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tjir_v1n4sas01 - Jerusalem: Between the Local and Global...

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Alternatives: Turkish Journal of International Relations, Vol.1, No.4, Winter 2002 53 Jerusalem: Between the Local and Global Saliba Sarsar* Many famous cities (e.g., Carthage, Petra, Athens, Rome, Baghdad, Cairo, Istanbul, Beijing, Paris, St. Petersburg, and Washington, D.C.) have dotted the civilization landscapes, but none stands out more famous or sacred as Jerusalem. Yet, its fame and sacredness have not saved it from conquerors or hegemonic designs and from bloodshed and conflict. The cycle of violence in its life today is truly a déjà vu experience. Over a 4,000-year history, Jerusalem witnessed a series of invasions and settlements at the hands of the Canaanites, Jebusites, Israelites, Babylonians, Assyrians, Persians, Romans, Byzantines, Arabs, Seljuks, Crusaders, Mamluks, Ottomans, British, Jordanians, and Israelis. One medieval Christian map showed Jerusalem at the heart of the three known continents of Africa, Asia, and Europe. In a poignant account of a recent journey through the Middle East, William Dalrymple writes, “In Jerusalem every street corner has its own martyr or monument, saint or shrine. Its soil is drenched in blood spilt in the name of religion.” 1 Jerusalem is thrice holy. It is the focal point of a larger universe, here on earth and beyond, for the three monotheistic faiths of Judaism, Christianity, and Islam. Besides being the only site of redemption and final judgment, it is symbolic of the interconnections between the earthly and the heavenly, the secular and the religious. As a
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Alternatives: Turkish Journal of International Relations, Vol.1, No.4, Winter 2002 54 metaphor for Israeli Jewish-Palestinian relations, it projects what it experiences and reacts to what is experienced elsewhere, especially among world Jewry and their supporters on the one hand and Palestinians under occupation and in the Diaspora and their supporters on the other. Like the prophets of old, many zealously compete for its protection from “the other” and are willing to sacrifice themselves for it. Each of the Israeli Jewish and Palestinian communities has erected historic claims and counterclaims and psychological blinders that perpetuate a zero-sum game and make compromise and accommodation impossible. The Israeli Jewish myth of the “unified, indivisible, eternal, Israeli Jerusalem” 2 and the belief of some Palestinians that the Jewish religious connection to Jerusalem is tenuous 3 are prime examples of how each community has adopted a partial view of history that delegitimizes the rights of “the other.” In addition, each community has resorted to varying levels of violence to make its case or retaliate, resulting in the killing and maiming of countless innocent inhabitants and in fear, dispossession, humiliation, subordination, and impoverishment, as expressed by several wars and bloody episodes in the 20 th century and today. Negotiations for peace designed to determine the city’s future have failed.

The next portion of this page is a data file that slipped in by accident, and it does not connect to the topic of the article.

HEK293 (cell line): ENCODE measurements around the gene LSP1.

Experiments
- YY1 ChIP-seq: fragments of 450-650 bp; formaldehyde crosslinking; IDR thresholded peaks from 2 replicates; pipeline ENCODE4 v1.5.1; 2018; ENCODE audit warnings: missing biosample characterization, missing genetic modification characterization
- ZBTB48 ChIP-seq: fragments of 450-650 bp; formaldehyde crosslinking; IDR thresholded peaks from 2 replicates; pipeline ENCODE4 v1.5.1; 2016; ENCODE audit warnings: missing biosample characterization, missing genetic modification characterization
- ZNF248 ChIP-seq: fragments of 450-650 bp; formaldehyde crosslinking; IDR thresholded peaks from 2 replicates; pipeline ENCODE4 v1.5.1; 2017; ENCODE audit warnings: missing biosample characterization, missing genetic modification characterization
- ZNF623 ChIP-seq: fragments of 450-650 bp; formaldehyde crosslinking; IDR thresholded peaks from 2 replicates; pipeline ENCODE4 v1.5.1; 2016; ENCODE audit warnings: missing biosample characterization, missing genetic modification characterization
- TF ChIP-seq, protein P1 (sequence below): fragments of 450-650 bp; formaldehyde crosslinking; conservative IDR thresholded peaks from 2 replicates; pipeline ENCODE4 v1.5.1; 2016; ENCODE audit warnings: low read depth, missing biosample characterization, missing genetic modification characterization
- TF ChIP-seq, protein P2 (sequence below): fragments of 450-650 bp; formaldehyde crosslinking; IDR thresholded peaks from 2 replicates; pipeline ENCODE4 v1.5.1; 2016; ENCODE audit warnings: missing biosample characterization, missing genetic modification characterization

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This note was uploaded on 02/01/2012 for the course POLS 494 taught by Professor Garymoncrief during the Fall '11 term at Boise State.

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tjir_v1n4sas01 - Jerusalem: Between the Local and Global...

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